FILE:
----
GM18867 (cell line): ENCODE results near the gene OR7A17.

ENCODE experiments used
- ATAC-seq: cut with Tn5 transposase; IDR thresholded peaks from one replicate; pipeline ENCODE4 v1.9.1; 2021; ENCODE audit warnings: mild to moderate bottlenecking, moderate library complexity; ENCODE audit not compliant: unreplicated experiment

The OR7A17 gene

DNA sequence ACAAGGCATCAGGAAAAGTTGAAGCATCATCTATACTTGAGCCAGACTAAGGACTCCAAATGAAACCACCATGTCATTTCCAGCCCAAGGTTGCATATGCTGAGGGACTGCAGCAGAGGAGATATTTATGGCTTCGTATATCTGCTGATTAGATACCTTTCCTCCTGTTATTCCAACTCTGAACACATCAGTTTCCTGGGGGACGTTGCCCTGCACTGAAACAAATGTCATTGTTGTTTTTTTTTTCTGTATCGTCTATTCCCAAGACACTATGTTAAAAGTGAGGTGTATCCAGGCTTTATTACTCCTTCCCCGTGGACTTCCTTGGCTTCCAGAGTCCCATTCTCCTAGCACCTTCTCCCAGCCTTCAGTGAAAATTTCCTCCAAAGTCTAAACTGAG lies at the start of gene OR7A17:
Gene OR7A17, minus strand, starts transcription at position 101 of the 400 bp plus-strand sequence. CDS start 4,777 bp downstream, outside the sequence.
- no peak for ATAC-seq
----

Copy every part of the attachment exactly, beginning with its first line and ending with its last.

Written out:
GM18867 (cell line): ENCODE results near the gene OR7A17.

ENCODE experiments used
- ATAC-seq: cut with Tn5 transposase; IDR thresholded peaks from one replicate; pipeline ENCODE4 v1.9.1; 2021; ENCODE audit warnings: mild to moderate bottlenecking, moderate library complexity; ENCODE audit not compliant: unreplicated experiment

The OR7A17 gene

DNA sequence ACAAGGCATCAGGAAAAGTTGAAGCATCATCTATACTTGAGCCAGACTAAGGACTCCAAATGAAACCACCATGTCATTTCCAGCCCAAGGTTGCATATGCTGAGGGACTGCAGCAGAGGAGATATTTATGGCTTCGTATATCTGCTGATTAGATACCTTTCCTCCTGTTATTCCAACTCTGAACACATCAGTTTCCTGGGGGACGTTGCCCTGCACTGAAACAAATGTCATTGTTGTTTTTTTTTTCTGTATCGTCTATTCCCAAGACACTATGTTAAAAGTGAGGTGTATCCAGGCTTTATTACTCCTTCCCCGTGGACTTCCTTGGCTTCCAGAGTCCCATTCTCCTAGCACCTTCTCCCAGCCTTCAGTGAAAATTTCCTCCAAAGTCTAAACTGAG lies at the start of gene OR7A17:
Gene OR7A17, minus strand, starts transcription at position 101 of the 400 bp plus-strand sequence. CDS start 4,777 bp downstream, outside the sequence.
- no peak for ATAC-seq